Aircraft technician strike ordered to an end by the Norwegian government 

Frazer Norwell
Frazer Norwell - [email protected]
Aircraft technician strike ordered to an end by the Norwegian government 
Photo: Mosvold Larsen/AFP

The aircraft technician strike in Norway, which grounded hundreds of flights, was forced to end by the Norwegian government on Tuesday.


The Ministry of Labour and Social Affairs has ended an air technician strike and ordered compulsory wage talks take place. 

Labour minister Marte Mjøs Persen said the strike was ordered to an end over public health concerns. 

"Unfortunately, I have had no other choice but to go to the compulsory wage board. The risk here applied especially to patients who become acutely and critically ill and need transport over longer distances, which can only be carried out by ambulance aircraft,"  

A lockout ordered by the employer organisation NHO to try and force an end to the strike threatened to ground air ambulances as union employees not on strike were also barred from working by the lockout. 


Air technicians had been striking over wages and were pushing for an hourly raise of around 60 kroner. This corresponded to a wage hike of approximately 18 percent for most members. Most industries accepted a more modest four percent rise throughout this year's collective bargaining negotiations.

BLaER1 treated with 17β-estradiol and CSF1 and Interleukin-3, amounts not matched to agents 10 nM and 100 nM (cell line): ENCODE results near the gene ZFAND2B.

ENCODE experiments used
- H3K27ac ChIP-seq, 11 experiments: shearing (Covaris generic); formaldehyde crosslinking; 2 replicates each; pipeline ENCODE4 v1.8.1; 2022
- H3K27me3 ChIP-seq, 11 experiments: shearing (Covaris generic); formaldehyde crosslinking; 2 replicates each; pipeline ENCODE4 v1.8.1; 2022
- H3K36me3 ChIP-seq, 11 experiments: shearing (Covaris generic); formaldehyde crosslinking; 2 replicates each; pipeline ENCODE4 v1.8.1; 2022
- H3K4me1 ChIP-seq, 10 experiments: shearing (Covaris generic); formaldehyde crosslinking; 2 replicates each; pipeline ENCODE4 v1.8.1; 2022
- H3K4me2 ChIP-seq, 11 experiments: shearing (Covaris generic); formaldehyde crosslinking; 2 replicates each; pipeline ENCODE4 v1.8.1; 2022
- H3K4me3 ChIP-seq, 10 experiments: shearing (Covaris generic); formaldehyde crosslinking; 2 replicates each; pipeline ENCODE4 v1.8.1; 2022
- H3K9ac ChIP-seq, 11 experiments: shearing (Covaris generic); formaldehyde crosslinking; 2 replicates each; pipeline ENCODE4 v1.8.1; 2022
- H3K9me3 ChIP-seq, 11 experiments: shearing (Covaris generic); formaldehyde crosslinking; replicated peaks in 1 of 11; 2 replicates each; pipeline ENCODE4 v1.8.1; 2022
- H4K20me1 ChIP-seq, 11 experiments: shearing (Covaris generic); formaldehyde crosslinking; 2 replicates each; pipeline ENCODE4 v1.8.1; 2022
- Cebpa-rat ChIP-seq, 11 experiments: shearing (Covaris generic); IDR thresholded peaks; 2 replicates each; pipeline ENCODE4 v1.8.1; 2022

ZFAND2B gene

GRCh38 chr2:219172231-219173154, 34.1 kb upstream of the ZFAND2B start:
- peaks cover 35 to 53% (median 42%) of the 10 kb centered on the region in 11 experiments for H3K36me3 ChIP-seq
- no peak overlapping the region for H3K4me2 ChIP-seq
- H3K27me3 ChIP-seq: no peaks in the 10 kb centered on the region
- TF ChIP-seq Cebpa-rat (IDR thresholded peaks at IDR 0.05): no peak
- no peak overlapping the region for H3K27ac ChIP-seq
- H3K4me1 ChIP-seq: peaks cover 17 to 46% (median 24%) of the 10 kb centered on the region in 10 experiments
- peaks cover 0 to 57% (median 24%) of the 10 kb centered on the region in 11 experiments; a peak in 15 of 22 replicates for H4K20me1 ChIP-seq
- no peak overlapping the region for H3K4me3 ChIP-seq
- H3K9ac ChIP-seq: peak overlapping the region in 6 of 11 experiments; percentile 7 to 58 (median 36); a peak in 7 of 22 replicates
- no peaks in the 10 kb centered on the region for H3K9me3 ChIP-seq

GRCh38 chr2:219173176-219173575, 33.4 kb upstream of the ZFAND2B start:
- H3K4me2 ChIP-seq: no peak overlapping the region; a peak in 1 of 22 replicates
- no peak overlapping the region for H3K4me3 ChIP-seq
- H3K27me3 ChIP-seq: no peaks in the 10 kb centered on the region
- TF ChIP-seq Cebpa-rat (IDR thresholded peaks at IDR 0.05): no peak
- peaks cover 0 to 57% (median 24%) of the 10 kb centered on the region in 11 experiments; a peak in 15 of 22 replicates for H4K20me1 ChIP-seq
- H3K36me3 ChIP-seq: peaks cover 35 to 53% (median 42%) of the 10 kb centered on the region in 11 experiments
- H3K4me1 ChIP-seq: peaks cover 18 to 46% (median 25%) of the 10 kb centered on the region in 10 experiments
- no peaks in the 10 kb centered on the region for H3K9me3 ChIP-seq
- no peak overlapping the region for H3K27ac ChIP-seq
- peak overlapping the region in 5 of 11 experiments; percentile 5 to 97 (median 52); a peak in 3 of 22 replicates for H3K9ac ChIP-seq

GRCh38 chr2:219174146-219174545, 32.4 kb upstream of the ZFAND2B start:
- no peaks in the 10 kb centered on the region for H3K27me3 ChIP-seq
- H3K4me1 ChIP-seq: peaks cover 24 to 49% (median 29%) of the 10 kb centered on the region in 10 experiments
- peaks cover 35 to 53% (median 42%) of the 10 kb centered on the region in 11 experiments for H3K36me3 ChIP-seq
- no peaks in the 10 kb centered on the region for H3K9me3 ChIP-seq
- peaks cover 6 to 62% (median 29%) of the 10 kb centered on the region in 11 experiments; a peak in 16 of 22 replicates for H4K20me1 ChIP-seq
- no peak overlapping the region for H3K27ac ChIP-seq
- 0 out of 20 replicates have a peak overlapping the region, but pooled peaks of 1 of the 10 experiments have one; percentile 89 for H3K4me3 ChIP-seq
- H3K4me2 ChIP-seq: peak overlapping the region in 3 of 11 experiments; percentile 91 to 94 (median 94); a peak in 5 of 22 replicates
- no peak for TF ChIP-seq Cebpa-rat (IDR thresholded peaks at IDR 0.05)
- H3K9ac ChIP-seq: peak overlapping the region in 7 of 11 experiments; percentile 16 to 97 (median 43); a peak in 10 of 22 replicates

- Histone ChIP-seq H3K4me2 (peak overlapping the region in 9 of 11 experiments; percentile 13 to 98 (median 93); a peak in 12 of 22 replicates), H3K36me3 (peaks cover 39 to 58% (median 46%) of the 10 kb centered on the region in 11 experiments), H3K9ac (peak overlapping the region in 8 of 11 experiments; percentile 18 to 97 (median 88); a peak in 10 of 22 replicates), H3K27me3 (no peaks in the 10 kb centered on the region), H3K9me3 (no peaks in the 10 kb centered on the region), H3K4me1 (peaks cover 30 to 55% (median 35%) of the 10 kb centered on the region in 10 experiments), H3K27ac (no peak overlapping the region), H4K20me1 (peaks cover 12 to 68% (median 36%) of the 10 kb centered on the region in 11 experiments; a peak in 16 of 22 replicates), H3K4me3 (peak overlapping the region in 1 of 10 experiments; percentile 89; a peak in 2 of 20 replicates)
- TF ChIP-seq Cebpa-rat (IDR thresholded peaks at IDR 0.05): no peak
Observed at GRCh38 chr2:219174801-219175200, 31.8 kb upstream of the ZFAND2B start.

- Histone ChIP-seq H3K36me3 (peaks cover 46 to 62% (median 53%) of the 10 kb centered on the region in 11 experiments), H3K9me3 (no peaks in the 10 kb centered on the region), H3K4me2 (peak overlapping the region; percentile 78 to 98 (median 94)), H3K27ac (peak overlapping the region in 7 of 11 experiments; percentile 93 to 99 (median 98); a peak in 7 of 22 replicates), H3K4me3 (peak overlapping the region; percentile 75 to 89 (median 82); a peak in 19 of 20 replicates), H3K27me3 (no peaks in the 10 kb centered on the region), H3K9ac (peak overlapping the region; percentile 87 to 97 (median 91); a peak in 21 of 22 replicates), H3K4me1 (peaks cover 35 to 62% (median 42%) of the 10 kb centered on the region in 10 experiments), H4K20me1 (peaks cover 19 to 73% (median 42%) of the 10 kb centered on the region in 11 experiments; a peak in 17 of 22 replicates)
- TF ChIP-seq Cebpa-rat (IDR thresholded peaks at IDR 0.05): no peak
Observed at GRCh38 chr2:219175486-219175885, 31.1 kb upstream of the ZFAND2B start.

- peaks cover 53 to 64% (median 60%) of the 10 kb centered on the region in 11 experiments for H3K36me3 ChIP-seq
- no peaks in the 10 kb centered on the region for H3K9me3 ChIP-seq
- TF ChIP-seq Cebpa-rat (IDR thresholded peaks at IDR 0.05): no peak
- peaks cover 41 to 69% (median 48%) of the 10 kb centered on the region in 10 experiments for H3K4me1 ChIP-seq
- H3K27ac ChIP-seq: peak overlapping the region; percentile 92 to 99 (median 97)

Babcock, which operates Norway's air ambulances, had applied to be exempt from the lockout but failed. 

The NFO told public broadcaster NRK it was disappointed with the government's decsicion but that it would order workers back to their jobs. 

The Confederation of Norwegian Enterprise (NHO) welcomed the decision on the other hand. 

"We respect that the government considers the situation so serious that it has made this decision," Torbjørn Lothe, CEO of NHO Luftfart, told NRK. 

Technicians had been on strike since June 18th, with the lockout coming into force six days later. 

Airline Widerøe, the airline hardest hit by the strike, warned that it might be a while before its services return to normal. 

"We are working on getting an overview of the situation. We have a lot of planes waiting for technical maintenance, either planned or due to errors. The goal is for us to get up and stand with normal production as soon as possible," Silije Brandvoll, communications manager for the airline, told NRK. 

"It will take days, and probably weeks, before we can fly as normal again," she added. 



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